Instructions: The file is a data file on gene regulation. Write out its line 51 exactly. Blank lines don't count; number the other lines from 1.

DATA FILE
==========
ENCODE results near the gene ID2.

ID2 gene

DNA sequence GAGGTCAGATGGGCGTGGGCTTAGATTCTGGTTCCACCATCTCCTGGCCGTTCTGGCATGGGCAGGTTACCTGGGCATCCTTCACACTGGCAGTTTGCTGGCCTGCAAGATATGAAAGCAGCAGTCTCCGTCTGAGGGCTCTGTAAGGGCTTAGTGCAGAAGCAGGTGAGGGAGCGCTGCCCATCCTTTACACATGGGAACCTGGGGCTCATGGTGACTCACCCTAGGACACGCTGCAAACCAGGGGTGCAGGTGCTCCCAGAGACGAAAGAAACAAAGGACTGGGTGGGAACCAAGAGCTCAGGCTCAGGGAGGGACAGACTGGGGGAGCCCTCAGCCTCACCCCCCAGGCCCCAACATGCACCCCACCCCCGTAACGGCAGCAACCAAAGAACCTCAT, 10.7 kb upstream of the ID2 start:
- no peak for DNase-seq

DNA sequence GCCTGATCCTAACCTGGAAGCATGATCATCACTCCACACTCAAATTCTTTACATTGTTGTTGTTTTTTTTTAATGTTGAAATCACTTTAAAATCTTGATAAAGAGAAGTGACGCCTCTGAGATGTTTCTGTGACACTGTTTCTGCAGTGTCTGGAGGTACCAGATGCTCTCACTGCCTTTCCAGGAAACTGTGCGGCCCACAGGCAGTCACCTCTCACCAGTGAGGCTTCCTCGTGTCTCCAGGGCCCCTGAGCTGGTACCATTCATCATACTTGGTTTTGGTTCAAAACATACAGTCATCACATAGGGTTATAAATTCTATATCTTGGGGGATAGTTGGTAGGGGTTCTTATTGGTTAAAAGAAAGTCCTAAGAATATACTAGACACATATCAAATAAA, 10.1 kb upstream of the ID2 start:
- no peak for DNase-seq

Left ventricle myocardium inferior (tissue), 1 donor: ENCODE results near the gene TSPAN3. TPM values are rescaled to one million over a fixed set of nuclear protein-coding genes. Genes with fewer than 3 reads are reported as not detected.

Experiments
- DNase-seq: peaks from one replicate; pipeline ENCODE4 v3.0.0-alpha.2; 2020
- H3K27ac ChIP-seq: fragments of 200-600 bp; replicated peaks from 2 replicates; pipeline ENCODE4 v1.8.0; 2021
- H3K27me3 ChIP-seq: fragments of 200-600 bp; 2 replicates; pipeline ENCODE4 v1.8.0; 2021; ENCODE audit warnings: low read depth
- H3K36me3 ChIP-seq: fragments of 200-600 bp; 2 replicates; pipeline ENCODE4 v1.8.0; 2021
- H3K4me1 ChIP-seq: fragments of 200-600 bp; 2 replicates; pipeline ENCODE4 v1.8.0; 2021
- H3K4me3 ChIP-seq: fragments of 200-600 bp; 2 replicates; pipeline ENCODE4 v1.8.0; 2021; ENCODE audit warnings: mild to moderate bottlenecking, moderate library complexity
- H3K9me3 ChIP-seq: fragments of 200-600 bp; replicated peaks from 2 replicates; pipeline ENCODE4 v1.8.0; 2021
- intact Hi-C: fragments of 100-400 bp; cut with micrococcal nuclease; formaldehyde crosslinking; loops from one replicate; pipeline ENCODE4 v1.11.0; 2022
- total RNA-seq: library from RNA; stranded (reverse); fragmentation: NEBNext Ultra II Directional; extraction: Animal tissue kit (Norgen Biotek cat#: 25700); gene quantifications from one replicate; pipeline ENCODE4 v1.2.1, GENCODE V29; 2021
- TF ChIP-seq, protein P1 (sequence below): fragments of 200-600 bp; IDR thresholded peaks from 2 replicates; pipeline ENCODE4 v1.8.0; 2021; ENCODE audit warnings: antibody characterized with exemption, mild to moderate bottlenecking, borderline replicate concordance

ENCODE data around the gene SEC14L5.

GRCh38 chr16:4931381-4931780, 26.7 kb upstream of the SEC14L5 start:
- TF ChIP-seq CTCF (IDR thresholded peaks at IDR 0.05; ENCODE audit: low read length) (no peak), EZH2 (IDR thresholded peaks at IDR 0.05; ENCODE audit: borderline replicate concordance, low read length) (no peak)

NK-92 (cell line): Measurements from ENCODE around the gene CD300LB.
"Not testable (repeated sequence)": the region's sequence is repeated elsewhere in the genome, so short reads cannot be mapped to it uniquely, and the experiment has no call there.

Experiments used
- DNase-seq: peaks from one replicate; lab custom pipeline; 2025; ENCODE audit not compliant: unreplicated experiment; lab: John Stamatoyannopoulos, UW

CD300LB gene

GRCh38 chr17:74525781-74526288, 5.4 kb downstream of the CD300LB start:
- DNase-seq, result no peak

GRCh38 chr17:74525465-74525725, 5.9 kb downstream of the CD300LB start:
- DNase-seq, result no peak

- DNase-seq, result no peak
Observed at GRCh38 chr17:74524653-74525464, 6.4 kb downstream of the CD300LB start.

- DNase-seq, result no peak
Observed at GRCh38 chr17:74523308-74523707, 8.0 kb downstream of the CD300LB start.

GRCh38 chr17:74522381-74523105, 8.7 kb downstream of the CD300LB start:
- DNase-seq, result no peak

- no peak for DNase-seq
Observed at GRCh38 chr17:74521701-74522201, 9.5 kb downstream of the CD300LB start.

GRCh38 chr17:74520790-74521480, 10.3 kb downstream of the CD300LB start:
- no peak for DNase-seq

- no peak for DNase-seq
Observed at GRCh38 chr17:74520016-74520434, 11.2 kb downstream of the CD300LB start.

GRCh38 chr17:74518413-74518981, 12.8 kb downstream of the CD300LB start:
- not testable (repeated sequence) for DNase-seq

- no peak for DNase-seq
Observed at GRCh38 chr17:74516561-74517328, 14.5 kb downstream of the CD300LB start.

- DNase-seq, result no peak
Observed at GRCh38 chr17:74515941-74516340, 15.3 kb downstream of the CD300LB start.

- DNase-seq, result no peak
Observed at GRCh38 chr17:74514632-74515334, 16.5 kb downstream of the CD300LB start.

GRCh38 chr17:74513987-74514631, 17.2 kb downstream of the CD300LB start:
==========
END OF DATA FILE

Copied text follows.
GRCh38 chr17:74513987-74514631, 17.2 kb downstream of the CD300LB start: